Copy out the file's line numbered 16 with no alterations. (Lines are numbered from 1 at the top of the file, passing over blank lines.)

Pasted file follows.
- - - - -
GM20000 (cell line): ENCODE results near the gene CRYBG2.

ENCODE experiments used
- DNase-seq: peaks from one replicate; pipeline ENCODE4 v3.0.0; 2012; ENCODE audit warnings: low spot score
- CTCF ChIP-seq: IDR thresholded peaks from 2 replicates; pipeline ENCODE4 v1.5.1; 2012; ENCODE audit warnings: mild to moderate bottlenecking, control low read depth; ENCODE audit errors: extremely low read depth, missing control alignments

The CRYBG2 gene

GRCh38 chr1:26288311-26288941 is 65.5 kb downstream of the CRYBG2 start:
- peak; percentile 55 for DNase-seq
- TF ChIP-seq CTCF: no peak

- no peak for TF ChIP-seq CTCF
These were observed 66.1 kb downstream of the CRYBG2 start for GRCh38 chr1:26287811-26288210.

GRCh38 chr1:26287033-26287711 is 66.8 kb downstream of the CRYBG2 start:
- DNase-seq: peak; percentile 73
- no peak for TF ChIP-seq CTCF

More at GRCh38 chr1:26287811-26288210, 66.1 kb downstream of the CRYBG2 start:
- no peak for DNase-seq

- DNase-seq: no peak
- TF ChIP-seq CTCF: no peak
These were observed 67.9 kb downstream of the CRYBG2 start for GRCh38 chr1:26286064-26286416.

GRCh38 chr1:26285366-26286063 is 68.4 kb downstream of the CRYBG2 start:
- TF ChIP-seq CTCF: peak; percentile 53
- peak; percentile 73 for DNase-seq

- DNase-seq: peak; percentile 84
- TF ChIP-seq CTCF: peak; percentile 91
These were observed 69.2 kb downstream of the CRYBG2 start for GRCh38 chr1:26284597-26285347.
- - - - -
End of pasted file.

- DNase-seq: no peak